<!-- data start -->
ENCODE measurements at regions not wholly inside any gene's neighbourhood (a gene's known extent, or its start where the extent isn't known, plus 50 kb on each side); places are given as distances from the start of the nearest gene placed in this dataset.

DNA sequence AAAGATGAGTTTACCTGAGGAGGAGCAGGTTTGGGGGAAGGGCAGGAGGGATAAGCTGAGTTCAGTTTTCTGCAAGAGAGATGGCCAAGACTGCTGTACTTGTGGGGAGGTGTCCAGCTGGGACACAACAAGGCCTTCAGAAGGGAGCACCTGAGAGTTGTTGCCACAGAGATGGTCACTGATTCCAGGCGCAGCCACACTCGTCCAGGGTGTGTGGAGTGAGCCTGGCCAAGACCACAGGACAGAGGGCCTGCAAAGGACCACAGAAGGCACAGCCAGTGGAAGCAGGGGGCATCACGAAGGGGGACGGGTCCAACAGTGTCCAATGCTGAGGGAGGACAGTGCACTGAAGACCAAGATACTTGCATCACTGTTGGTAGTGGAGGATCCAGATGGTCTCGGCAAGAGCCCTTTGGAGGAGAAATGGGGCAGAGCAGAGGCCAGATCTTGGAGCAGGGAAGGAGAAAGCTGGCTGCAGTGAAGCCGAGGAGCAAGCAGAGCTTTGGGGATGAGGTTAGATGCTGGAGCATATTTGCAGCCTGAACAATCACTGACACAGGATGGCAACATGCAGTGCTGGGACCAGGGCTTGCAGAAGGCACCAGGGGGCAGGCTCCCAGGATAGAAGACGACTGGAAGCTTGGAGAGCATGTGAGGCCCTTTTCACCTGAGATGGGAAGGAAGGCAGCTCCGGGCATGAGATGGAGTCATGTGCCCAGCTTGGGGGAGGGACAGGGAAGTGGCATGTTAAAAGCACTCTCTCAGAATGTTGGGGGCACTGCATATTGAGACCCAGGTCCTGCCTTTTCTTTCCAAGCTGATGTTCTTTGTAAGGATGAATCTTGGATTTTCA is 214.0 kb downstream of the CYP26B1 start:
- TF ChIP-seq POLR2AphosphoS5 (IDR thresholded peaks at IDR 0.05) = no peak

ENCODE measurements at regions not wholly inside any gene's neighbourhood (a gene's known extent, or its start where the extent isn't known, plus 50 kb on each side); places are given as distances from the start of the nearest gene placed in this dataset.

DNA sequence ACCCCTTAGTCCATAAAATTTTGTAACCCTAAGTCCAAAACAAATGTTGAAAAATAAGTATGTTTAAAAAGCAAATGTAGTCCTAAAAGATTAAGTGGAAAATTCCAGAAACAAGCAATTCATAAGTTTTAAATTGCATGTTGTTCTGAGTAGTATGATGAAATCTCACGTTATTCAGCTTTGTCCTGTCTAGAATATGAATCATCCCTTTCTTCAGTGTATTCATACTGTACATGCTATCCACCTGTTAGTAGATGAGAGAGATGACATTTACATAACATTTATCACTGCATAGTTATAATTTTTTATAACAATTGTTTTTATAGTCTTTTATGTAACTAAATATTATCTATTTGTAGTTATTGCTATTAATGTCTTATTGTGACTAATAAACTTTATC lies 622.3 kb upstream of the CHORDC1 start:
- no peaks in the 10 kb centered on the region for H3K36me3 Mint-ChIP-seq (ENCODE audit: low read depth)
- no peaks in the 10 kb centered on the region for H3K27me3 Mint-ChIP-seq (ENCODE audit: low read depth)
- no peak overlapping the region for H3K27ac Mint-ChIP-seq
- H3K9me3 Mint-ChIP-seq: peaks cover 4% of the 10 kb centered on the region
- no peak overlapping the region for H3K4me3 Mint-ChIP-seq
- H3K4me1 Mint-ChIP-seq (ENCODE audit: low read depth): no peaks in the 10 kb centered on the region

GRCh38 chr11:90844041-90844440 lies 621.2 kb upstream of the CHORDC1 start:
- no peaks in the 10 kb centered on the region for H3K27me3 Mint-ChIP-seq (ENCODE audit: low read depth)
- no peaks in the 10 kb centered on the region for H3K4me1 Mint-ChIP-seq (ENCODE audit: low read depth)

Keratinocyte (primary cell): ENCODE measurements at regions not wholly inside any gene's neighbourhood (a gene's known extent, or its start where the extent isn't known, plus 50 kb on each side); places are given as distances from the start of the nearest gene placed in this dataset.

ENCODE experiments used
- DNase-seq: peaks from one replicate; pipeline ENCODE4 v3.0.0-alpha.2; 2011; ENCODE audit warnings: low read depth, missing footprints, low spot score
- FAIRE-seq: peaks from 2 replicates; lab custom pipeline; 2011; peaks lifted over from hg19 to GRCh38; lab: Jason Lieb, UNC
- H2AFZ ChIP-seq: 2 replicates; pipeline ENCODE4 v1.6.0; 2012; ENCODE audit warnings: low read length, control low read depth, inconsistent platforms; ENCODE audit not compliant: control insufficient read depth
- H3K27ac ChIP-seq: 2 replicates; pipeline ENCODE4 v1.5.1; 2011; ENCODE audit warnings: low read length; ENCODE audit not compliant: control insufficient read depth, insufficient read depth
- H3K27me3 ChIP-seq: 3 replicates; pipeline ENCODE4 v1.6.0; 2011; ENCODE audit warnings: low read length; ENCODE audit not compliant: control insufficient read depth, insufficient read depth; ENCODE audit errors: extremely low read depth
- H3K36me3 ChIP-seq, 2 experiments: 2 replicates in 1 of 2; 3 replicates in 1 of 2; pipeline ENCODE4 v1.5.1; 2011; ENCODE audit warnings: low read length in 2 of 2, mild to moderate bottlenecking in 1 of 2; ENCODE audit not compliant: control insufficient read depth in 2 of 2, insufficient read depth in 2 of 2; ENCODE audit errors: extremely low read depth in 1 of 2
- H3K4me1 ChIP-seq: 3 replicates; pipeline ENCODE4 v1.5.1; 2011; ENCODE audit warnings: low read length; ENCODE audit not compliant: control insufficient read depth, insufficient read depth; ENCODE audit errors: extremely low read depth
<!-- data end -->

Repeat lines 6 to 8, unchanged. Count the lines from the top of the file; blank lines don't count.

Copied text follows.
- no peaks in the 10 kb centered on the region for H3K36me3 Mint-ChIP-seq (ENCODE audit: low read depth)
- no peaks in the 10 kb centered on the region for H3K27me3 Mint-ChIP-seq (ENCODE audit: low read depth)
- no peak overlapping the region for H3K27ac Mint-ChIP-seq